Both partners must be treated to ensure that they are not passing the disease back and forth. The semen and mucus cultures for Dan and Marie C., for example, revealed the presence of chlamydia. I prescribed an antibiotic (doxycycline) for both of them. To avoid exposing an early pregnancy to antibiotics, Marie took the medication during the ten days following the start of her menses.
If I continued to find white blood cells in Marie's mucus, I would try to isolate the problem. To make sure Dan was not depositing white blood cells with his sperm, I would ask them to abstain from sex until just before their next postcoital. A normal semen analysis and the presence of the white blood cells only immediately following intercourse would tell me Marie was producing them in response to Dan's semen, which could indicate a sperm antibody problem. I was relieved when I found Marie's mucus free of white blood cells after antibiotic therapy.
If treating an infection with antibiotics restores a normal post coital test, up to 42 percent of the couples treated will conceive within three months, and 84 percent within one year.
Testing for Sperm Antibodies
The Sperm-Mucus Cross Tests
Normally antibodies attack foreign substances invading your body. For some unknown reason, however, 4 percent of all men produce antibodies against their own sperm. (The incidence of this autoimmunity increases from 4 percent to 50 to 60 percent in men with vasectomies. The sperm antibodies are probably a protective mechanism to help get rid of millions of unused, trapped sperm.) The effects of antisperm antibodies will usually show up in the semen analysis: the sperm may clump together (agglutinate) or shake in random motions.
Sperm antibodies are also found in the cervical mucus of 30 percent of women with unexplained infertility problems. If a fairly recent semen analysis shows that unexposed sperm have normal forward motility, but the postcoital test shows them shaking or clumping, I'll suspect that the woman is the source of the sperm antibodies.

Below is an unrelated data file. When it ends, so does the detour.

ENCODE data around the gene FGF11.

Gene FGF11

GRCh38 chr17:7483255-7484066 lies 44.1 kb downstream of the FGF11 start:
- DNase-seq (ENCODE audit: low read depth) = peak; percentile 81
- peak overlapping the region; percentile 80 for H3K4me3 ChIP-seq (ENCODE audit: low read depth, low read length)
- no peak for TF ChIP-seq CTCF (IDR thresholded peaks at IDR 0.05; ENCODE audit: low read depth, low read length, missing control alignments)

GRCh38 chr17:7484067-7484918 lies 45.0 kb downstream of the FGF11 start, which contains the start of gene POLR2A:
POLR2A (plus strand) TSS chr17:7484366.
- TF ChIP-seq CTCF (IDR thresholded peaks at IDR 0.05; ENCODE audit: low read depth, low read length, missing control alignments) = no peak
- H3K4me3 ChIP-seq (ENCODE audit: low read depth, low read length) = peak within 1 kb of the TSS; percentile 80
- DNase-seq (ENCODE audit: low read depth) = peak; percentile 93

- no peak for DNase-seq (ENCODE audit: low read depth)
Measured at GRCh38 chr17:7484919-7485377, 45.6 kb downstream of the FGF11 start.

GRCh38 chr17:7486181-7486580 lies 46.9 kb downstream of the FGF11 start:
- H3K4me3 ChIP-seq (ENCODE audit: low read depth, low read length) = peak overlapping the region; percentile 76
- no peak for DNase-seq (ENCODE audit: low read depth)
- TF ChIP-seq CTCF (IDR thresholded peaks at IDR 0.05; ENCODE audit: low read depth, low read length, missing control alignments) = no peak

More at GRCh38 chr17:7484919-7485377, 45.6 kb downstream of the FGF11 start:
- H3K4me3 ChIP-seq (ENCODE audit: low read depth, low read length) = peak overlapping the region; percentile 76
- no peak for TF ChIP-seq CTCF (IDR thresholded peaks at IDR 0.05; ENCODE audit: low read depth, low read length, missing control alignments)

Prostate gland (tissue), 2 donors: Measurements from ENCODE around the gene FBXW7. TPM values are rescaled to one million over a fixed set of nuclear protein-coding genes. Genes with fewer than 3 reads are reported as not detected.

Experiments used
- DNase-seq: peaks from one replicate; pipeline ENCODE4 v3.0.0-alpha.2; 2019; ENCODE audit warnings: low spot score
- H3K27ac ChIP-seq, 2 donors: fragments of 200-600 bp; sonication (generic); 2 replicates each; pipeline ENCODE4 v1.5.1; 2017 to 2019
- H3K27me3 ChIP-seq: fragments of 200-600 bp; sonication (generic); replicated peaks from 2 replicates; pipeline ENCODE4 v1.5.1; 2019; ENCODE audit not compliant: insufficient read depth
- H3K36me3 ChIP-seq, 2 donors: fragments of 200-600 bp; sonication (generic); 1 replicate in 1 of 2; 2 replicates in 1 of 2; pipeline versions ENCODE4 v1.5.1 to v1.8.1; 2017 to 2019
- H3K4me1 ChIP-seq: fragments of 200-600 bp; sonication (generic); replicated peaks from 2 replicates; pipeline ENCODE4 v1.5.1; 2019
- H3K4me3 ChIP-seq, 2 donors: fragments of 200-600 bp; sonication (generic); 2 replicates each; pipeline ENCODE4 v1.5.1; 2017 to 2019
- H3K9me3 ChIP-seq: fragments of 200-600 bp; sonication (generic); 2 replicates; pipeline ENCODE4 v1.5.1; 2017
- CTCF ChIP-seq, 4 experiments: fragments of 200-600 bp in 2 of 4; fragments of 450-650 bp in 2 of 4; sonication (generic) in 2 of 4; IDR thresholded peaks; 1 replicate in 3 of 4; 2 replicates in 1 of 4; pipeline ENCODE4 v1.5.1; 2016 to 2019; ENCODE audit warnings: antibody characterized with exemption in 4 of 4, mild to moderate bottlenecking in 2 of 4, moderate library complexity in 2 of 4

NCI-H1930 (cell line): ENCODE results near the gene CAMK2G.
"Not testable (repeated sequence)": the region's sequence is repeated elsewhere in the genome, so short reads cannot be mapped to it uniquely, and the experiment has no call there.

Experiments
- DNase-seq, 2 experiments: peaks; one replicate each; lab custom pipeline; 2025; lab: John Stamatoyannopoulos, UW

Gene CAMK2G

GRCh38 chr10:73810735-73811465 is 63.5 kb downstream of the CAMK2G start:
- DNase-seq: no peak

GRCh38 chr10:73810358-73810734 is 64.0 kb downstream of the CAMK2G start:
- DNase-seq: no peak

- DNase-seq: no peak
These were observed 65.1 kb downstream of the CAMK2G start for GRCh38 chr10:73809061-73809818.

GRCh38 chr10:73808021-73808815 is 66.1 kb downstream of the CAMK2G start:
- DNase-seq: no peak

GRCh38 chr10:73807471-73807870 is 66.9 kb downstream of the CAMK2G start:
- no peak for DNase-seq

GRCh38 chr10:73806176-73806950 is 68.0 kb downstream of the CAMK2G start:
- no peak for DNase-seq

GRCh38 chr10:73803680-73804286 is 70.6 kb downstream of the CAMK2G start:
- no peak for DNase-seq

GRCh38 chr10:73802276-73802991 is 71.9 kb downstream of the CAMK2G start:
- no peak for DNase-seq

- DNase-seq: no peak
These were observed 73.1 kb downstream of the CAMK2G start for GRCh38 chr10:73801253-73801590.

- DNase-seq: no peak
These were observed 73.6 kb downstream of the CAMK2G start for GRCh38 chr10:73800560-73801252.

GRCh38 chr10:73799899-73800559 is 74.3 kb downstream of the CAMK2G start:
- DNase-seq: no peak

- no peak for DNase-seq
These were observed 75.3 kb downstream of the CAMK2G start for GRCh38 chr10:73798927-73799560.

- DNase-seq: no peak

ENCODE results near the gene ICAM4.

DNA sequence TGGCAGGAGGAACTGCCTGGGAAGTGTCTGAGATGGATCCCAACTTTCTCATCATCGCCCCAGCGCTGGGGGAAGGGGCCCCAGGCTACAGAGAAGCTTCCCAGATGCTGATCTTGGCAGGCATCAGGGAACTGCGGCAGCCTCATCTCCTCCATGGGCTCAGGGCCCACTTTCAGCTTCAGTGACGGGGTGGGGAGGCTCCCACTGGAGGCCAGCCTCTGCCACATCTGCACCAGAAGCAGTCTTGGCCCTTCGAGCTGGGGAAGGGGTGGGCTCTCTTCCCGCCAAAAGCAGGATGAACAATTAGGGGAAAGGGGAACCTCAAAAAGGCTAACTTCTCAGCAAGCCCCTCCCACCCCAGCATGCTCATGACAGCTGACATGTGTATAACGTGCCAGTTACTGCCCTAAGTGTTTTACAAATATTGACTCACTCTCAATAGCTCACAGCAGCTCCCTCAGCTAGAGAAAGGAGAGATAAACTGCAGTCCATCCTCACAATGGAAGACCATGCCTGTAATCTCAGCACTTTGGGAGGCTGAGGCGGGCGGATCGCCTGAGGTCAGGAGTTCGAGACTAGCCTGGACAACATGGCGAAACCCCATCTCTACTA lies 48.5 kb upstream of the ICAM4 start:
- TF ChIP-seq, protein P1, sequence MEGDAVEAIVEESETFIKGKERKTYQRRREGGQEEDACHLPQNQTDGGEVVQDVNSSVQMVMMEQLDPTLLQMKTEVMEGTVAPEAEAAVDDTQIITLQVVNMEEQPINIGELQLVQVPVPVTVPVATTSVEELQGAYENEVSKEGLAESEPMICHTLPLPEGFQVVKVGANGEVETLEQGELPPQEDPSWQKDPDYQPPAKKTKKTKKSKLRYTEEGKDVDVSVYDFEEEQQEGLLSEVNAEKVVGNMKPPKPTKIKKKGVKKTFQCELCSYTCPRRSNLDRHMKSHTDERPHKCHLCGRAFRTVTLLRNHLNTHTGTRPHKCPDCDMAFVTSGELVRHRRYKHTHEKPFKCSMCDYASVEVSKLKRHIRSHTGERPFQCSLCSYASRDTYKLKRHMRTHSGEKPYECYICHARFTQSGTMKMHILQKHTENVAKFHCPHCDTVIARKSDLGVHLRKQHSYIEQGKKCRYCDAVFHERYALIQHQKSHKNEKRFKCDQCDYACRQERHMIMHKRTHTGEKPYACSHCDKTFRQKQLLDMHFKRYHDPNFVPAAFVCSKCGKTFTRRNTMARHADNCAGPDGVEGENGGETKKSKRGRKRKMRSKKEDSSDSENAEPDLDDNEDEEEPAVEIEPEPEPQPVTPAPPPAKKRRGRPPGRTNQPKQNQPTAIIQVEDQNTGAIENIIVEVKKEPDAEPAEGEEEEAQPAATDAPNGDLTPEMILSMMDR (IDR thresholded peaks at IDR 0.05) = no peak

A sperm-mucus cross test will help me understand the exact nature of a couple's sperm antibody problem.
John and Leslie P. were referred to me after four years of unexplained infertility. John's semen analysis was normal and their cultures were negative. When their family doctor did a postcoital, however, he found dead sperm. Since they used a urinary LH test kit to predict ovulation, I knew they had timed the test perfectly. The couple obviously had a sperm-mucus interaction problem.
If I suspect an antibody problem, I can order special tests to look for antibodies in the woman's blood, cervical mucus, and attached to sperm using an immunobead sperm test.
Treatment for Antisperm Antibodies
Intrauterine Insemination (IUI)
When the sperm from the man are antibody-bound, they can achieve only a 15.3 percent pregnancy rate. Sometimes, though, we can reduce the adverse effects of the antibodies by having the man ejaculate into a nutrient liquid, washing the semen from the sperm and using them for intrauterine insemination. When washing restores function to more than half of the sperm, we can achieve a 66.7 percent pregnancy rate.
IUI may also be helpful for women producing sperm antibodies. This is what John and Leslie P. decided to try. By washing John's sperm and injecting them directly into Leslie's uterus, we gave his sperm a head start against her hostile mucus. I cautioned them, however, that since Leslie's antibodies could be anywhere in her genital tract, IUI might not work. Moreover, women with sperm antibodies are twice as likely to have a spontaneous abortion. If IUI didn't work, they might want to consider in vitro fertilization.
Although a sensitive pregnancy test showed a pregnancy after the second insemination, Leslie's period started a week later. I was sorry to tell them that she had probably aborted. They were not discouraged; in fact, they were elated. Now they knew that John's sperm could swim to her egg and fertilize it. Undaunted, they continued with IUI two months later Leslie's period was late again. We didn't know whether or not to celebrate because she wasn't out of the woods yet-and wouldn't be for a few months. We all sighed a breath of relief when she entered her second trimester with Mom and baby doing well-Dad too. Now they have a red-haired, green-eyed baby girl who's made them forget they ever had a fertility problem.
Use of condoms during intercourse for a prolonged period of time may reduce the level of the woman's antibodies to the extent that the sperm will not be affected. The woman must avoid all contact with the man's sperm for three to six months; this includes oral sex as well as skin contact. (If the man is producing antibodies to his own sperm, however, condom therapy will not work.) Many people do not want to go this time-consuming route and will elect to use IUI instead. This method was more popular prior to availability of IUI and has fallen out of favor because it is less successful.